Apr. 21, 2015 | By Alec

While 3D printing technology is theoretically great for any type of manufacturing, there are still some practical limitations that are seriously limiting widespread adoption. Most important is price-quality ratio. If you are trying to save as much money as possible for your start-up, then an FDM 3D printer sounds great. But in terms of quality and material strength, industrial-level 3D printing technologies, such as Selective Laser Sintering metal 3D printing and Stereolithography resin 3D printing offer far better results. So what do you do?

Fortunately, a third option is being more viable thanks to a recent study by Joseph T. Belter and Aaron M. Dollar, two scientists from the department of Mechanical Engineering and Material Science at Yale. In a recent paper published in the open access journal Plos One, they have explored an interesting option that combines the low cost of FDM 3D printing technology with the better material strength of resin materials. Their solution? To inexpensively 3D print objects in ABS and PLA, complete with intricate hollow structures that can be injected with far stronger resins afterwards. This enables users to retain the benefits of FDM 3D printing, but open up far more manufacturing possibilities.

As the scientists explain in their paper, which is called Strengthening of 3D Printed Fused Deposition Manufactured Parts Using the Fill Compositing Technique, the technique is quite simple. ‘By carefully placing voids in the printed parts and filling them with high-strength resins, we can improve the overall part strength and stiffness by up to 45% and 25%, respectively,’ they write. ‘The approach retains 3D printing’s benefits of fast and easy construction and the ability to make complex geometries, while only requiring a few straight-forward and easy to implement post-processing steps.’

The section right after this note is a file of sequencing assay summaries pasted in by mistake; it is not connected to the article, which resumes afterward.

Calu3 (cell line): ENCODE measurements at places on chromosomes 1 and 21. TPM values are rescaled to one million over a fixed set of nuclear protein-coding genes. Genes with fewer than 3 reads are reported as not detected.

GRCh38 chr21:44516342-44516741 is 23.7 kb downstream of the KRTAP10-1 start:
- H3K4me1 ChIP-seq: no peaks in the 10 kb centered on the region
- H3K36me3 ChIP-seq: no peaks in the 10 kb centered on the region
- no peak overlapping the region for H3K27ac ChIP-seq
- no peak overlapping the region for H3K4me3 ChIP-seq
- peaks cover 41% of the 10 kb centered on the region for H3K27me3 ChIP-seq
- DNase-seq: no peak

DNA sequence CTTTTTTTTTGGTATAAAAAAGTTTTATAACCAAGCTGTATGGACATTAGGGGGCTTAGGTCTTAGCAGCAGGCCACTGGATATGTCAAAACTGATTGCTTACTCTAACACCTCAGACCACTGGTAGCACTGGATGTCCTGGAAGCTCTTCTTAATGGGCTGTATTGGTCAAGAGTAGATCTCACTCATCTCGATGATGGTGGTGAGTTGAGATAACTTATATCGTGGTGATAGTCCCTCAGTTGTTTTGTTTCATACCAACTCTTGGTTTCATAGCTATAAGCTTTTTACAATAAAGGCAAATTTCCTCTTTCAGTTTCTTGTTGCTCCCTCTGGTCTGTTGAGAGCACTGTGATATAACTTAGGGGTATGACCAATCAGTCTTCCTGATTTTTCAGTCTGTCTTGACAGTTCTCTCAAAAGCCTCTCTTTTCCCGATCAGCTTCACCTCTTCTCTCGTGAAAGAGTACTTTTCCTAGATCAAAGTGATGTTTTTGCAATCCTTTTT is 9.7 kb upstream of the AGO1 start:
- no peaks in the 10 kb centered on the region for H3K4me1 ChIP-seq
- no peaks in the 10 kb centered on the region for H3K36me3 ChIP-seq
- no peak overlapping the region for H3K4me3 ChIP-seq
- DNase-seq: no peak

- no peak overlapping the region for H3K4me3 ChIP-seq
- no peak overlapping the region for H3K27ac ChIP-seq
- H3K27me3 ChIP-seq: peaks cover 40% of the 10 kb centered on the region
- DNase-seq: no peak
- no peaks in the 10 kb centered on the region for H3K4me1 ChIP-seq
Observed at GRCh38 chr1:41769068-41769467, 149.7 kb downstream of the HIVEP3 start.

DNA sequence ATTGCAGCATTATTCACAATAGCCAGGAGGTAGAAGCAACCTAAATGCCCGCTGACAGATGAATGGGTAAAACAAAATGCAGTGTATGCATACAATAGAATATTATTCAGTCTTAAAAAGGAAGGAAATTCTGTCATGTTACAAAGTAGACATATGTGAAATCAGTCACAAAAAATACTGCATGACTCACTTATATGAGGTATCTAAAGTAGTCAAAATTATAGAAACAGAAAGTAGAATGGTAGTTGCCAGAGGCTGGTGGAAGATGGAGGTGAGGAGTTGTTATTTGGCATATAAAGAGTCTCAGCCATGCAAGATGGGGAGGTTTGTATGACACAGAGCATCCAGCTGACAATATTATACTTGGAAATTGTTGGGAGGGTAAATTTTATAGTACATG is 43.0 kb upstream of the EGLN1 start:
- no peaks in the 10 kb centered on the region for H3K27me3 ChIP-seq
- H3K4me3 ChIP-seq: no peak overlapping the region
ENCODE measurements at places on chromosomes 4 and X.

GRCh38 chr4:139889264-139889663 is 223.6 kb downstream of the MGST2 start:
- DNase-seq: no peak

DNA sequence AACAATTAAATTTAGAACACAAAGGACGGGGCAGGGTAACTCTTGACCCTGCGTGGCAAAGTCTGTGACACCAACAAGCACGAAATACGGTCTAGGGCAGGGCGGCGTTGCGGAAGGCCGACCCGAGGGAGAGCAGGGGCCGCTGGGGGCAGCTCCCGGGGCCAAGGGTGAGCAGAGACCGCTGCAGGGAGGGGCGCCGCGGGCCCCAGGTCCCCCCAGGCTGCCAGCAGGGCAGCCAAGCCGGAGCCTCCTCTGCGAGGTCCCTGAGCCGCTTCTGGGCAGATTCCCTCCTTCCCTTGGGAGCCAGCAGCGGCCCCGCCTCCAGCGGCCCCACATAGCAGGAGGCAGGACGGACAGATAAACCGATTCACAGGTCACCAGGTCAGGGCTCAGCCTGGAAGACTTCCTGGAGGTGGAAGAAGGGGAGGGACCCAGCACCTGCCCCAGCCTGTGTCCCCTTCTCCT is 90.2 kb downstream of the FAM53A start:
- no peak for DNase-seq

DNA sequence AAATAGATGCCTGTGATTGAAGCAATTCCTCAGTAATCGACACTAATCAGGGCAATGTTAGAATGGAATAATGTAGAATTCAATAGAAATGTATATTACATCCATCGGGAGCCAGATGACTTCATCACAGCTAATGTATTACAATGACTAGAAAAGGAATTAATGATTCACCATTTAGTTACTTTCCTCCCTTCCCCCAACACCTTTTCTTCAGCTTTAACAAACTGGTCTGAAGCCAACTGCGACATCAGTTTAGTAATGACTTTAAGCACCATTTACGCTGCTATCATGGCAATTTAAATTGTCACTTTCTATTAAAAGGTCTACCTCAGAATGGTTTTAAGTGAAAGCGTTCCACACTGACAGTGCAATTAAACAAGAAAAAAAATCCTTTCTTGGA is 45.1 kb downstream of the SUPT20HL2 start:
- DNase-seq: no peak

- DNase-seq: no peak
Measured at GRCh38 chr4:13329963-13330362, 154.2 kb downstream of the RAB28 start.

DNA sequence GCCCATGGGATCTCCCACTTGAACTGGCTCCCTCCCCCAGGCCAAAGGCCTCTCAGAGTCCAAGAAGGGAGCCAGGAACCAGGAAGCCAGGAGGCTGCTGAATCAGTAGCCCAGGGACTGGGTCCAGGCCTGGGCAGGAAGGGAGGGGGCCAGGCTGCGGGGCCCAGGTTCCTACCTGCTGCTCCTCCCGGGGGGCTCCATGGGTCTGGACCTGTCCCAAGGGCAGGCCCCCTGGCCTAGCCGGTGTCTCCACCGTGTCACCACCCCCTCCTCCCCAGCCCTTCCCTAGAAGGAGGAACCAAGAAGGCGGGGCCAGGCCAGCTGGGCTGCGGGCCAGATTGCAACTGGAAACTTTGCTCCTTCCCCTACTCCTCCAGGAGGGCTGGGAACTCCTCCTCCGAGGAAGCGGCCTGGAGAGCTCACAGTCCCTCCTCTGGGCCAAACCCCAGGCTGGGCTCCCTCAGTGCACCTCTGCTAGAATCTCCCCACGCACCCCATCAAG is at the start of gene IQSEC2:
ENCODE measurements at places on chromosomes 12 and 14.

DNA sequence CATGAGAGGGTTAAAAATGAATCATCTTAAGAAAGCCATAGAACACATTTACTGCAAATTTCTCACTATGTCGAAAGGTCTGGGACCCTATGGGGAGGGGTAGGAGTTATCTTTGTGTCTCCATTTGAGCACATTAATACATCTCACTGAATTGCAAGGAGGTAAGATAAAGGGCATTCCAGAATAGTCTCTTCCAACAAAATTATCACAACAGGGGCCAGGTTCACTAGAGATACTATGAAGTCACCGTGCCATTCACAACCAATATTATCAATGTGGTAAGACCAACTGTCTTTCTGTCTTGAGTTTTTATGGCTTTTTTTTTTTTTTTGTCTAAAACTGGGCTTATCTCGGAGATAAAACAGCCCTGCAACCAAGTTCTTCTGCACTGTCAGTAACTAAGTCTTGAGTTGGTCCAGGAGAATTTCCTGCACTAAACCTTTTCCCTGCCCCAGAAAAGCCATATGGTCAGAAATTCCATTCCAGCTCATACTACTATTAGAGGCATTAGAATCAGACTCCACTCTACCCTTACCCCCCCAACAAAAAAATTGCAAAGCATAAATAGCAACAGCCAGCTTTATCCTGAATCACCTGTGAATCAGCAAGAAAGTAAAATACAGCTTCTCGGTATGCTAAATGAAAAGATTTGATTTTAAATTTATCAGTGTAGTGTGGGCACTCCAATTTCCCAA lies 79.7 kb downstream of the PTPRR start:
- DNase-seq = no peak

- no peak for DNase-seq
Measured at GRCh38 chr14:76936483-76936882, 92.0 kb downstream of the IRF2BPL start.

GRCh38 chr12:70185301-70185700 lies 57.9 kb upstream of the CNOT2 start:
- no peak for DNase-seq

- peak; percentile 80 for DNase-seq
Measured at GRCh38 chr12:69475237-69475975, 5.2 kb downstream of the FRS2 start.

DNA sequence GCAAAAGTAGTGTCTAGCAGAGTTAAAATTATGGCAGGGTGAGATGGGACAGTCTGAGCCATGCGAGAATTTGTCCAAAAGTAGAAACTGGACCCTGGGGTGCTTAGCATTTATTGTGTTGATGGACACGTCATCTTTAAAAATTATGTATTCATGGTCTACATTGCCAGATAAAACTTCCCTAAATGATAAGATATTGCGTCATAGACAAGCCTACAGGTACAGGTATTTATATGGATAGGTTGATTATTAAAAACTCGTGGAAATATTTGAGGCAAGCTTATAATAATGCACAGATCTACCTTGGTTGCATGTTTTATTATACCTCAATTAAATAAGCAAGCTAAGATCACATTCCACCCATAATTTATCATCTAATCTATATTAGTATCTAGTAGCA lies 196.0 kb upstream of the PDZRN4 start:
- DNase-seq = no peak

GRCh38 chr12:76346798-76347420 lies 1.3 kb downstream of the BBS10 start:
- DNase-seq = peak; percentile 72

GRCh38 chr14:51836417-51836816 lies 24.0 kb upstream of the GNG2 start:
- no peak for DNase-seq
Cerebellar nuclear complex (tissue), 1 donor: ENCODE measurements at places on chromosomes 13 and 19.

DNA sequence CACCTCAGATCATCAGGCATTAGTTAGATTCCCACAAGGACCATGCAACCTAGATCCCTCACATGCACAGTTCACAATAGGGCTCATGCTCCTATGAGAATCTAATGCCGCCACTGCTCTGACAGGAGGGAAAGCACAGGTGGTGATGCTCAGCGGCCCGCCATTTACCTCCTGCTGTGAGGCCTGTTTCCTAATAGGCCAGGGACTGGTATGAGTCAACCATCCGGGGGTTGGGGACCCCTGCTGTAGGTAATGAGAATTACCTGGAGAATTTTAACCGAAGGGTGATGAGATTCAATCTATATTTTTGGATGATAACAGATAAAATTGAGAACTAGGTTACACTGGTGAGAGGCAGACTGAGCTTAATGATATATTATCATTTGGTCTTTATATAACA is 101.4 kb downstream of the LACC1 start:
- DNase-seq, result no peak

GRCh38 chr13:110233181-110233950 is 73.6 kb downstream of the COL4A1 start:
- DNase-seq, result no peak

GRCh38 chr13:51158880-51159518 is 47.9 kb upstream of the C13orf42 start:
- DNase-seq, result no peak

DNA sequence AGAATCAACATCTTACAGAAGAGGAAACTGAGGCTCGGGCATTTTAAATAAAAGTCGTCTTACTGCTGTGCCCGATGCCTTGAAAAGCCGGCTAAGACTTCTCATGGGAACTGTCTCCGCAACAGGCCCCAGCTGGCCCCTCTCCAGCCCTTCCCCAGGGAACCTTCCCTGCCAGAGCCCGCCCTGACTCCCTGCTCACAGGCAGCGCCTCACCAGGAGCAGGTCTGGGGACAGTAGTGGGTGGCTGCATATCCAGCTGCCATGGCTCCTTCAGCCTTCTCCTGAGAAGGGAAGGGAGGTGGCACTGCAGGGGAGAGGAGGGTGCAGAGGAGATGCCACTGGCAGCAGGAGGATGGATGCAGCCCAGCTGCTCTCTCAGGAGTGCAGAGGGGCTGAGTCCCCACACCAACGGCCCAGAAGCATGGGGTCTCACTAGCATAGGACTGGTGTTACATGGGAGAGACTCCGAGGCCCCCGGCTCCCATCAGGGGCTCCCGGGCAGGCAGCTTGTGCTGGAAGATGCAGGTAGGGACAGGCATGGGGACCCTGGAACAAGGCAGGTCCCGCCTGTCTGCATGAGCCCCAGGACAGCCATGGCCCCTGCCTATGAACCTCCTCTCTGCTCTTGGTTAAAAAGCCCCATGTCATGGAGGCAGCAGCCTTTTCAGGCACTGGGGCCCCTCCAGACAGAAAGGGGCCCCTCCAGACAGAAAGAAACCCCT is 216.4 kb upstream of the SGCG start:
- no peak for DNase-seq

Of course, several other methods already exist that enable users to increase the overal strength of FDM 3D printing. These include 3D printing intricate structures complete with ribs and other internal supports, or alternatively optimizing layer bonding strength. But, as Belter and Dollar rightly point out, these techniques are still limited by the strength of the filament itself, which just isn’t very high. Now students of the material sciences might point out that the bulk material properties of ABS, PLA and various resins are not very different from each other, but ABS and PLA objects lose a lot of their tensile and flexible strength through the printing process – something that injected resins do not.

To test their theory, Dollar and Belter tested several ways to introduce canals and hollow areas in 3D printable designs, which were then filled with common resins: two urethane resins and a standard two-part expoxy.

These tests revealed that the most appropriate method for working with hollows is to introduce a complex connected hollow structure that is based on the expected function of the part. ‘For example, if a 3D printed part needs additional strength between specific attachment features or bolt holes, hollow voids can be designed to specifically strengthen these areas without requiring the entire part to be hollow. Parts designed with this method have the highest strength to weight ratio since the injected resin is utilized in the appropriate locations,’ they write.